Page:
Another study by Dr. Bynum and his group reported on the experience piloting a shame seminar” for second-year clerkship medical students designed to foster resilience to shame. (Acad Med. Feb. 5, 2019, Ahead of Print; http://bit.ly/2uh6Iat.) A large group session to introduce the psychology of shame was followed by a smaller one for students to discuss their reactions to the large group content in a safe and familiar environment.
Pre- and post-surveys identified “statistically significant increases in students' confidence in identifying shame and differentiating it from guilt; in their attitudes regarding the importance of identifying shame reactions in themselves and others; and in their willingness to reach out to others during a shame reaction.” Dr. Bynum and his group plan to take this seminar further and develop an empirically-derived, longitudinal shame resilience curriculum spanning the medical school and residency years.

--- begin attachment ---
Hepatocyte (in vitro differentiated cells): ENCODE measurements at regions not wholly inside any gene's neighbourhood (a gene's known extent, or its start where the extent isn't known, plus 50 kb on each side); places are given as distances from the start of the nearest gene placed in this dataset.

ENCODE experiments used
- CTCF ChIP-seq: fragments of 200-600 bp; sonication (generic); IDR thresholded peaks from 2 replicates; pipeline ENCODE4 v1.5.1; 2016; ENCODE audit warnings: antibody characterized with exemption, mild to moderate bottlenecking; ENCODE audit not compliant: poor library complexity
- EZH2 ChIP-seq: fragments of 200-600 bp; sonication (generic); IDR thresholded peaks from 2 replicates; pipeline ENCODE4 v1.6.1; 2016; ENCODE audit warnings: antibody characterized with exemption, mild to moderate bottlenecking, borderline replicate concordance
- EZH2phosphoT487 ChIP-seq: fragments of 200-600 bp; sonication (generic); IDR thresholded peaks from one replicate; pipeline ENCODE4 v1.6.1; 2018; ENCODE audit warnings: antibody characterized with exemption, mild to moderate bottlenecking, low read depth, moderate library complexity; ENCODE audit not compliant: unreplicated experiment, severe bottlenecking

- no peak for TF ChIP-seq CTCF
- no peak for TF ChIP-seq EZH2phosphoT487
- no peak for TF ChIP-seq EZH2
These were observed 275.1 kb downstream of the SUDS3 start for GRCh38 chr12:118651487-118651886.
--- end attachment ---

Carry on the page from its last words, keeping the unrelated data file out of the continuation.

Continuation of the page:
“We need to change the overarching culture of medicine and medical training,” he said. “We can't be a culture that tolerates behaviors that are likely to shame. If we hope to achieve safe, compassionate patient care by training doctors who are competent, empathetic, well people, we need to fundamentally change the training and work environments that are counter to that mission.”
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Ms. Shaw is a freelance writer with more than 20 years of experience writing about health and medicine. She is also the author of Having Children After Cancer, the only guide for cancer survivors hoping to build their families after a cancer diagnosis. You can find her work atwww.writergina.com.